"Phosphatonins" and the regulation of phosphorus homeostasis

Theresa J. Berndt, Susan Schiavi, Rajiv Kumar

Research output: Contribution to journalReview articlepeer-review

167 Scopus citations


Phosphate ions are critical for normal bone mineralization, and phosphate plays a vital role in a number of other biological processes such as signal transduction, nucleotide metabolism, and enzyme regulation. The study of rare disorders associated with renal phosphate wasting has resulted in the discovery of a number of proteins [fibroblast growth factor 23 (FGF-23), secreted frizzled related protein 4 (sFRP-4), matrix extracellular phosphoglycoprotein, and FGF 7 (FGF-7)] that decrease renal sodium-dependent phosphate transport in vivo and in vitro. The "phosphatonins," FGF-23 and sFRP-4, also inhibit the synthesis of 1α,25-dihydroxyvitamin D, leading to decreased intestinal phosphate absorption and further reduction in phosphate retention by the organism. In this review, we discuss the biological properties of these proteins, alterations in their concentrations in various clinical, disorders, and their possible physiological role.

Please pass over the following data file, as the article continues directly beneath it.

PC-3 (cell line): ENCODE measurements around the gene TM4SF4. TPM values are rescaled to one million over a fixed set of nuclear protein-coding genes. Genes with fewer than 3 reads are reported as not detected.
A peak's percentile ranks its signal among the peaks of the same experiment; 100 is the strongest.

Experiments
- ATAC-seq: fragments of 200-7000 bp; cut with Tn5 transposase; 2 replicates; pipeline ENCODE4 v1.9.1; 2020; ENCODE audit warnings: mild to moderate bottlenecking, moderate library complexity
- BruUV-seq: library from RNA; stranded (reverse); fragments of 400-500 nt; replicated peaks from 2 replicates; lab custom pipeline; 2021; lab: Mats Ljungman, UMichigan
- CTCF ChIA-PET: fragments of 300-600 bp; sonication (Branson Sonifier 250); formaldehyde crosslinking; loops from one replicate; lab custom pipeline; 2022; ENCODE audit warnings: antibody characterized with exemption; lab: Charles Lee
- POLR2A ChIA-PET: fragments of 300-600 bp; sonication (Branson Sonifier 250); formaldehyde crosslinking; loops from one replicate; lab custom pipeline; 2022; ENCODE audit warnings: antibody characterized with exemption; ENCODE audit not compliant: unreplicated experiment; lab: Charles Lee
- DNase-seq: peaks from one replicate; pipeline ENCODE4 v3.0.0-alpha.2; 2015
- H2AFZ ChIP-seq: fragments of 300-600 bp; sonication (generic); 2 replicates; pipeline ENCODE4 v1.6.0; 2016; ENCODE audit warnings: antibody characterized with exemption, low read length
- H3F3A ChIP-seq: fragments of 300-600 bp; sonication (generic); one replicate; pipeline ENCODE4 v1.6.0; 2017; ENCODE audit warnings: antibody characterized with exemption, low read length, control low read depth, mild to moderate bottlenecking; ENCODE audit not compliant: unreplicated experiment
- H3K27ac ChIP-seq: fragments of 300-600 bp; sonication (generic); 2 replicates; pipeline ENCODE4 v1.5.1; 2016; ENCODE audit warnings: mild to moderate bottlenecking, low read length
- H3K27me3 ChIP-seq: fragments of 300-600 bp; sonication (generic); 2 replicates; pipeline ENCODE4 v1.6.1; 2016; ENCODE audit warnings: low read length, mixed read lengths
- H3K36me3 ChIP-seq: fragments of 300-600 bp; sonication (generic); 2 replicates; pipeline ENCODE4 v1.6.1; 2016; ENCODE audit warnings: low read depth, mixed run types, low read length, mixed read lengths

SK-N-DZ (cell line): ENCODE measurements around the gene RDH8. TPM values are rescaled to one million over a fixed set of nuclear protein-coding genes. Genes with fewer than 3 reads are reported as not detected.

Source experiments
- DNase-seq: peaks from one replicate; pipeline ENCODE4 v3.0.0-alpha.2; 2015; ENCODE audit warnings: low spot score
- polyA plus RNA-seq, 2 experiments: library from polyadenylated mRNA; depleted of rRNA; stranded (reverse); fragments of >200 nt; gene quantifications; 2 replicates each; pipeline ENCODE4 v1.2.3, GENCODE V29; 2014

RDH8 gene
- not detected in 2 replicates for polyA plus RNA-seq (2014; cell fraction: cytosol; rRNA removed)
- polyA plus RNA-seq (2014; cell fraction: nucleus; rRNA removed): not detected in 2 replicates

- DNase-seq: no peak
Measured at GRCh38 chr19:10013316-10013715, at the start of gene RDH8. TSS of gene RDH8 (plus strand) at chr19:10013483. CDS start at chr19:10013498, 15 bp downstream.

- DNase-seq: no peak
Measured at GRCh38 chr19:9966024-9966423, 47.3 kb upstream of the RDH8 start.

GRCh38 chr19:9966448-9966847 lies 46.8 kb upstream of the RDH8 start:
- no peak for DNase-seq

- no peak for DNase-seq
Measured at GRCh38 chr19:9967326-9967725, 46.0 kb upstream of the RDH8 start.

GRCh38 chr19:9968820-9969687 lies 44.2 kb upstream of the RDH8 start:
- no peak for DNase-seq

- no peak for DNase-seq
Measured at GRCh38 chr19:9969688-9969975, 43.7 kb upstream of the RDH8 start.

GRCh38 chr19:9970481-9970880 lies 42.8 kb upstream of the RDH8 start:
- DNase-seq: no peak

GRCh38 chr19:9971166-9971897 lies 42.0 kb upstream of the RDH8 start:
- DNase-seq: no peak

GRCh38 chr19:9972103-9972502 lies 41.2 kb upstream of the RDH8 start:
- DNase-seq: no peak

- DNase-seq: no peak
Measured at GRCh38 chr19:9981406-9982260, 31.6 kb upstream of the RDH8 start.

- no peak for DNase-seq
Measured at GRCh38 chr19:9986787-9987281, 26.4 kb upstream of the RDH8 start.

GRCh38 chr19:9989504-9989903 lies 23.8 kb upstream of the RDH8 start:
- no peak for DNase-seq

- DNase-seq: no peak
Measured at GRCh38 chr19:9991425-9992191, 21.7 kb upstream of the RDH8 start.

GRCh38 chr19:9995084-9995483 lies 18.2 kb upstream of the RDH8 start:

Original languageEnglish (US)
Pages (from-to)F1170-F1182
JournalAmerican Journal of Physiology - Renal Physiology
Issue number6 58-6
StatePublished - Dec 2005


  • Fibroblast growth factor 23
  • Matrix extracellular phosphoglycoprotein
  • Phosphate
  • Secreted frizzled related protein 4
  • Vitamin D

ASJC Scopus subject areas

  • Physiology
  • Urology


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